Stock futures point to higher open to start week
NEW YORK – Stock futures rose Tuesday as investors try to recover some of the big losses that piled up in recent weeks following a string of disappointing economic reports.
The jump in futures comes ahead of a report that is expected to show the service sector expanded last month, but not quite as fast as in May. The services industry accounts for 80 percent of all employment, so growth in the sector could help assuage worries about high unemployment following Friday's disappointing government employment report.
Economic reports have routinely fallen short of economists' forecasts in recent months. That has investors worried that the growth is not coming as quickly as expected and any expansion will be slow for a prolonged period.
Investors will closely be watching the Institute for Supply Management's service-sector index report for any signs of improvement. Economists polled by Thomson Reuters expect the index likely dipped to 55 in June from 55.4 a month earlier. Any reading above 50 indicates the sector is growing. The report is due out at 10 a.m. EDT.
A better-than-expected report could provide investors with hope that private employers will start to increase the pace of hiring in the coming months, which would boost consumer confidence and likely spending as well. Consumer spending is the biggest driver of economic activity. Retailers report their monthly sales figures Thursday.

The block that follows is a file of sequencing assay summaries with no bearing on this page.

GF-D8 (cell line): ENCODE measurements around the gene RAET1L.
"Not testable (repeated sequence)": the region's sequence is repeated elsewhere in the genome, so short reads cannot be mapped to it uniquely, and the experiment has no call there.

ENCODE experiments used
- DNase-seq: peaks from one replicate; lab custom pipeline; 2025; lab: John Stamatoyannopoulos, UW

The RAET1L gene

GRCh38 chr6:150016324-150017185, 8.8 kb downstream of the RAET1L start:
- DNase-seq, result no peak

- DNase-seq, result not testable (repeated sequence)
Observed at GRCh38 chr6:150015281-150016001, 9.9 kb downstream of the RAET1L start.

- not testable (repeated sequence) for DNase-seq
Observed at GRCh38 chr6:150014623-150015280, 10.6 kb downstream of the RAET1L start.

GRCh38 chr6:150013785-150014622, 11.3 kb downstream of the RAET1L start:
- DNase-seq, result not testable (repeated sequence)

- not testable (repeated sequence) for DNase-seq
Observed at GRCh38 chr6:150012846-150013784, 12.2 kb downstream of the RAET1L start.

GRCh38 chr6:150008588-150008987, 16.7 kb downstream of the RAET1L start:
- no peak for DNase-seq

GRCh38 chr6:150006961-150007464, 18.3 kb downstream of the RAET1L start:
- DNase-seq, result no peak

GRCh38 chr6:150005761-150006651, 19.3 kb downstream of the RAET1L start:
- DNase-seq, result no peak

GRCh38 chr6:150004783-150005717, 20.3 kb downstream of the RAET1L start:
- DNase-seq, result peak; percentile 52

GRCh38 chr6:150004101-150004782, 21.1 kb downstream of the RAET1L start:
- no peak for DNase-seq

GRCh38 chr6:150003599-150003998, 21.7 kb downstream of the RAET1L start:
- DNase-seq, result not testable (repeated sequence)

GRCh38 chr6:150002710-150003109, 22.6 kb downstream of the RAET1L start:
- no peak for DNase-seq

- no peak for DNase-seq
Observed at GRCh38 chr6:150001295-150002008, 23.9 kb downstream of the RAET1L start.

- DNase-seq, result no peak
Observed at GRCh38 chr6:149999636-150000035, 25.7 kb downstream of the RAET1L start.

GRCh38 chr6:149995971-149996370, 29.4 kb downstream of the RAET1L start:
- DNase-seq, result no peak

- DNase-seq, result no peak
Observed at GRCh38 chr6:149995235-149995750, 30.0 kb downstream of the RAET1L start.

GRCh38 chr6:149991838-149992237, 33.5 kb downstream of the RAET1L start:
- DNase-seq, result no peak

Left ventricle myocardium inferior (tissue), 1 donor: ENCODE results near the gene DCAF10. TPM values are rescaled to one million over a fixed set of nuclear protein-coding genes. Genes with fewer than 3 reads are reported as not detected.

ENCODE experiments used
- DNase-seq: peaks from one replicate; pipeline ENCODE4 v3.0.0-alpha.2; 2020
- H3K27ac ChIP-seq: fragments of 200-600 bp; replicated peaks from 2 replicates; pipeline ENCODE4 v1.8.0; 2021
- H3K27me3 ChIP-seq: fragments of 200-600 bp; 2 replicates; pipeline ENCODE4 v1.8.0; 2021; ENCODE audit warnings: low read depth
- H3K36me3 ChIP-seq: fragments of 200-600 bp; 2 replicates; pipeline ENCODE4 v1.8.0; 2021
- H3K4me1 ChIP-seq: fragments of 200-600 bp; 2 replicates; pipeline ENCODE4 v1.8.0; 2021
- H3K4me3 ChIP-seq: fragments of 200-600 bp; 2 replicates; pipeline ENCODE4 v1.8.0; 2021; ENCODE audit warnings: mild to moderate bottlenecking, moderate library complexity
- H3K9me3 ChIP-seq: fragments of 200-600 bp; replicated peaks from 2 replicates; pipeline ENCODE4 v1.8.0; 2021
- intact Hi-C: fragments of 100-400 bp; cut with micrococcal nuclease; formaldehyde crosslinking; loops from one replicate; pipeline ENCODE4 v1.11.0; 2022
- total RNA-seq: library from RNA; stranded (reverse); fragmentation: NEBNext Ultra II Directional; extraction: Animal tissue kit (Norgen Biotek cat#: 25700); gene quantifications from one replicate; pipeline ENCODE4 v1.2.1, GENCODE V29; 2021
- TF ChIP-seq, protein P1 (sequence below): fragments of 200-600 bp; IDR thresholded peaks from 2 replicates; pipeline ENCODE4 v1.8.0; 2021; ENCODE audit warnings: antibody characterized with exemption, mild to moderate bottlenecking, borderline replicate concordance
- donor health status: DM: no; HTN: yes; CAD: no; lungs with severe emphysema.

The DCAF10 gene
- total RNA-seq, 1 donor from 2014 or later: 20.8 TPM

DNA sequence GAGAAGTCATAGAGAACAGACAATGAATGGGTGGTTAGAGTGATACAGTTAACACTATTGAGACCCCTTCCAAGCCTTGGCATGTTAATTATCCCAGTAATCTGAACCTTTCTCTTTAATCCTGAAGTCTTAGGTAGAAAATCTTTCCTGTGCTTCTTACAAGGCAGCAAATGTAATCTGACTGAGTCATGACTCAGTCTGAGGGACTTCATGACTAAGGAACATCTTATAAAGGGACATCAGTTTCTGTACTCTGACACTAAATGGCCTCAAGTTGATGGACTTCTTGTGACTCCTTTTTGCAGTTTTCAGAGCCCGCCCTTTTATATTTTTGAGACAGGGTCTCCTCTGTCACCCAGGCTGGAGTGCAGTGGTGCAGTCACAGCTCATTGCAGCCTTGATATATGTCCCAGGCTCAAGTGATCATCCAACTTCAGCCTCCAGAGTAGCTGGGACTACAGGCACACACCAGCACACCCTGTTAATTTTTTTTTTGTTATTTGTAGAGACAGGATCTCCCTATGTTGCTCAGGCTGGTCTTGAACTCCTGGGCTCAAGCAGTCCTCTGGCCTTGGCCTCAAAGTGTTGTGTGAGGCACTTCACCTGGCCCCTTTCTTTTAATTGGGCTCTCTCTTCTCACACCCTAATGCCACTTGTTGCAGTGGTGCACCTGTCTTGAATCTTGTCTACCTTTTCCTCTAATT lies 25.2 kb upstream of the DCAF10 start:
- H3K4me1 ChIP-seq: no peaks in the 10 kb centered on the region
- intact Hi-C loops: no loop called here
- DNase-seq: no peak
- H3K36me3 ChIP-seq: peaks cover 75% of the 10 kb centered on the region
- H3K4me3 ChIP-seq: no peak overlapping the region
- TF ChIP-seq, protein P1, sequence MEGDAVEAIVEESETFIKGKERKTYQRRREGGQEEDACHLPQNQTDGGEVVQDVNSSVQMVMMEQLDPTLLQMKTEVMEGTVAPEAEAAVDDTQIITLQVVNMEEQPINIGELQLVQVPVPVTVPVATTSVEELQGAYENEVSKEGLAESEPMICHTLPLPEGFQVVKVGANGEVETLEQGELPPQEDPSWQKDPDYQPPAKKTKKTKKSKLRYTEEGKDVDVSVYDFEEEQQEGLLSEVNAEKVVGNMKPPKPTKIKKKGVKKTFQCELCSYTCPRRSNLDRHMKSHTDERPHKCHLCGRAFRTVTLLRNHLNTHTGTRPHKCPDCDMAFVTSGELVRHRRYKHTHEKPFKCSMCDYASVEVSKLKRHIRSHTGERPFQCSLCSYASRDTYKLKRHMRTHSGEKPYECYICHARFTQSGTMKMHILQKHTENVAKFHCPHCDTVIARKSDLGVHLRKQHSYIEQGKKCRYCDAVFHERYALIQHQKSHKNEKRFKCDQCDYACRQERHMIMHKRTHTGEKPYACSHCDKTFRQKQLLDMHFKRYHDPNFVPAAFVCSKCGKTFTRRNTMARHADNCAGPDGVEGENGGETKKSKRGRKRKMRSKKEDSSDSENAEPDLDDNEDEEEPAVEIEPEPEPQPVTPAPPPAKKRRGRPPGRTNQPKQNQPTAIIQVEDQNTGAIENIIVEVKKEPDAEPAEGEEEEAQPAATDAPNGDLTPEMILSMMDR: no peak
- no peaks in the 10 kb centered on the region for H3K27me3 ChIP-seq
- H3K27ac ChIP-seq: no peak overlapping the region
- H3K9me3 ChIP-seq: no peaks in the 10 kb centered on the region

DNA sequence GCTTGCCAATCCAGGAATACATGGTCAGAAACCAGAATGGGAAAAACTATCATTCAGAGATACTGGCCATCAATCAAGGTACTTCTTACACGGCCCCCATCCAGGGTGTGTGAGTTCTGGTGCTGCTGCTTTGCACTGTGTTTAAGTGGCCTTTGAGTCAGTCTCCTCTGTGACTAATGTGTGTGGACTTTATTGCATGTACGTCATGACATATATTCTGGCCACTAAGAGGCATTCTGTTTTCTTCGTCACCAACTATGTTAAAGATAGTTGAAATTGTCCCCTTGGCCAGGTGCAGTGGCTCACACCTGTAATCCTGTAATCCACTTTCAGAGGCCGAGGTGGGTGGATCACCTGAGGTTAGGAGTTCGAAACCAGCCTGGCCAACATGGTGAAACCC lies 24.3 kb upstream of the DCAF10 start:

Overseas markets all rose as investors found stock prices more reasonable after the recent sell-off and Australia's central bank provided a positive forecast for the country's economy.
Ahead of the opening bell, Dow Jones industrial average futures rose 90, or 0.9 percent, to 9,686. Standard & Poor's 500 index futures rose 10.50, or 1 percent, to 1,024.80, while Nasdaq 100 index futures jumped 25.25, or 1.5 percent, to 1,746.50.
The Dow is looking to recover after being pummeled for the past two weeks. It dropped 7.3 percent over that period, pushing it to its lowest closing level since early October.
Stocks retreated Friday, the last trading day before the Independence Day holiday following a report that showed employers did not ramp up hiring as much as economists had forecast. It was the second straight month hiring by private employers failed to meet expectations.
Meanwhile, bond prices traded in a narrow range Tuesday. The yield on the benchmark 10-year Treasury note, which moves opposite its price, dipped to 2.97 percent from 2.98 percent late Friday.
Overseas, markets all rose as investors see prices at bargain levels after dropping sharply in recent weeks. An upbeat assessment of Australia's economy by its central bank helped boost shares. Australia's economy is heavily reliant on China importing raw materials from the country, so strength in Australia means China is likely to continue to grow.
Britain's FTSE 100 rose 2.2 percent, Germany's DAX index gained 2.2 percent, and France's CAC-40 jumped 2.8 percent. Japan's Nikkei stock average rose 0.8 percent.